'I was too paranoid about going out. Thinking someone's going to stab me. I was housebound. Purely just paranoia. I missed out on so many things in life. I'd lie in bed, and I'd be thinking that tomorrow something's going to happen, something's going to happen. It would play on my mind 24/7.'
This fear of other people is common among people diagnosed with severe mental health disorders such as schizophrenia. Largely unfounded, often unrelenting, and wearyingly upsetting, these intensely paranoid thoughts are known as persecutory delusions. People feel very unsafe. Also typical is the response: when being out and about is so frightening, staying at home can seem the only way to cope. But there are consequences for both mental and physical health. For example, three quarters of patients with severe paranoia have suicidal thoughts. Life expectancy is on average 14.5 years shorter, due to conditions such as high blood pressure, diabetes and heart disease - illnesses to which inactivity is likely a significant contributory factor.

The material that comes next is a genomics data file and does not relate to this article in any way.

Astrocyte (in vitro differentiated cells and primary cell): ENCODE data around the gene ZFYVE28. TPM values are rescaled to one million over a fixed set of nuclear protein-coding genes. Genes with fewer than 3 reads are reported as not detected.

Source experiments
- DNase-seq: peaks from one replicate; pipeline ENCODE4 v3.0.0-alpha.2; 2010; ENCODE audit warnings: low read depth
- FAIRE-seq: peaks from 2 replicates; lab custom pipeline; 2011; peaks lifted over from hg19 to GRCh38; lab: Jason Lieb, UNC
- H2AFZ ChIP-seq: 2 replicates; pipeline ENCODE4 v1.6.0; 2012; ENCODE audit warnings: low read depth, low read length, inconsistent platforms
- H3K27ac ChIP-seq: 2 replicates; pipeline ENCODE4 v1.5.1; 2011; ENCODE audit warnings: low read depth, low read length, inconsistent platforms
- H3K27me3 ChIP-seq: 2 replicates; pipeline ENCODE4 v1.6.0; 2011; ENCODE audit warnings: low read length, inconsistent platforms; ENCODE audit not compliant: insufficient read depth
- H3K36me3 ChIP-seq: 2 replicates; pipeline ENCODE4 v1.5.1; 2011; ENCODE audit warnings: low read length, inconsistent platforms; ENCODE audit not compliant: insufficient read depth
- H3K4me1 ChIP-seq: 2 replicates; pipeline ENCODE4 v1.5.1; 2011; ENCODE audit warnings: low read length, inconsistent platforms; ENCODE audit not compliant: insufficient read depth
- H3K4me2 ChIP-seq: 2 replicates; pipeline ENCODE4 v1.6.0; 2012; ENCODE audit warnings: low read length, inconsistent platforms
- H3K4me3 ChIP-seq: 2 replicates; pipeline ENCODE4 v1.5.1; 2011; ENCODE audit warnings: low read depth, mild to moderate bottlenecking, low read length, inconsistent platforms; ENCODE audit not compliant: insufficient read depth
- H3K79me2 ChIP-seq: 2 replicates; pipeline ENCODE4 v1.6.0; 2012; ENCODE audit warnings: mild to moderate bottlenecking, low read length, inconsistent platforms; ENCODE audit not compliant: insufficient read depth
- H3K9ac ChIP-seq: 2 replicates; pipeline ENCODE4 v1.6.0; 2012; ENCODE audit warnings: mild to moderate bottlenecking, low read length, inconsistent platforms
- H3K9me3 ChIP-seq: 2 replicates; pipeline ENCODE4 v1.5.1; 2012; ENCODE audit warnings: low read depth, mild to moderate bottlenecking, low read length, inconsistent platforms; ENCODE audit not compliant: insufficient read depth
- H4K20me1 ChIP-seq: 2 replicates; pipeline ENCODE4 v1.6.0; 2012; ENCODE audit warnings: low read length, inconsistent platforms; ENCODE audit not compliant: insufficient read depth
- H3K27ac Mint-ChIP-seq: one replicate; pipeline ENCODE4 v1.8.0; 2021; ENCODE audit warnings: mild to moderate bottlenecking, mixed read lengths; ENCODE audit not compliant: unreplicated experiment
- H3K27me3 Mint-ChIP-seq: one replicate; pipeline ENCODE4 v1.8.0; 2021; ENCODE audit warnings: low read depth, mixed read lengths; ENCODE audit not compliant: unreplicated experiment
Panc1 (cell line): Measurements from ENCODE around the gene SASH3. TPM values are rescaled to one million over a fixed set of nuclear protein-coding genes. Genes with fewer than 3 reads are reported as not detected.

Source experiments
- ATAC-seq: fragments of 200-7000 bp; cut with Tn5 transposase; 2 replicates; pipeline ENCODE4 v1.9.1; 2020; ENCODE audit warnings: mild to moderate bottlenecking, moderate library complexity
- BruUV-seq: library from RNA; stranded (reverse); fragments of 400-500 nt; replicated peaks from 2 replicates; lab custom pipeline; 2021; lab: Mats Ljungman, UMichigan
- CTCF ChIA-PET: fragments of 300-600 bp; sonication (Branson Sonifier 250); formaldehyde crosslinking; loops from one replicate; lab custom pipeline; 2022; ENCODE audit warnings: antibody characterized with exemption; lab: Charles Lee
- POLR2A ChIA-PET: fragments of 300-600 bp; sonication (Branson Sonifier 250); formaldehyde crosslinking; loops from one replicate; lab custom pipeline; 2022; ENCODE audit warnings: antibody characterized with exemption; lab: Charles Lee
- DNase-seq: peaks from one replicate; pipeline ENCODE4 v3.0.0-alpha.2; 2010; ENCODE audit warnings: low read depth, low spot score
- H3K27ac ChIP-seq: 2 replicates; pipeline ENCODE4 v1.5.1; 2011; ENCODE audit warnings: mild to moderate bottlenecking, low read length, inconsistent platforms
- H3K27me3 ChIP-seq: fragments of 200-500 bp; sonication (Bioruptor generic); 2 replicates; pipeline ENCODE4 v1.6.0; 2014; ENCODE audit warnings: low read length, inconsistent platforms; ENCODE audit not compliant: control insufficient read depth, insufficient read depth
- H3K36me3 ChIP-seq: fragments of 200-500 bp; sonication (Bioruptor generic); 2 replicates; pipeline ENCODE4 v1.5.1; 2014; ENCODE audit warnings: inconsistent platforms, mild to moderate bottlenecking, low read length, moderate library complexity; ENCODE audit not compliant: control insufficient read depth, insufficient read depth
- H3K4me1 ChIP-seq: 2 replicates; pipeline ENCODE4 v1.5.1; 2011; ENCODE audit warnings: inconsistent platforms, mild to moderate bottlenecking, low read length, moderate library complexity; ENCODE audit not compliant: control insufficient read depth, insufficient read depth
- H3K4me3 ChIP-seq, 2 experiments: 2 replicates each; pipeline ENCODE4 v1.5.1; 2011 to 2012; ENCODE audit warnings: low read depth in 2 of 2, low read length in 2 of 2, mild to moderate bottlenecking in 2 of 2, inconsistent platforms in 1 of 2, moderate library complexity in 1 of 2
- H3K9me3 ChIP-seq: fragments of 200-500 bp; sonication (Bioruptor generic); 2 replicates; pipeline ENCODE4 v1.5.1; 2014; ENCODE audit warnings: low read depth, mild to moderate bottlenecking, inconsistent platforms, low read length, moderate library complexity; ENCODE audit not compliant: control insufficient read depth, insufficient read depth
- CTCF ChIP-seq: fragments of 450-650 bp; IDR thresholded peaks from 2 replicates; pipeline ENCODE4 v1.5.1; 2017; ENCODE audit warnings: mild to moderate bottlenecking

Given the distress caused by persecutory delusions, treatment is critically important. Usually, people are prescribed anti-psychotic medications. They certainly can help, but only about a quarter of patients have a good response. Moreover, these drugs can trigger unwelcome side-effects. Sometimes medication is combined with psychological treatment – specifically something called cognitive behaviour therapy (CBT) for psychosis. Again, some people get real additional benefit, but all too often the paranoia persists.
There has been, then, plenty of scope for improvement in the treatment of persecutory delusions. So, I set myself an ambitious target: to produce a psychological therapy that would lead to recovery in persecutory delusions for 50% of patients for whom anti-psychotic medication had not succeeded. That half of patients would no longer believe that their fears were true. The Feeling Safe programme, developed with colleagues over the past decade, is the result of that effort.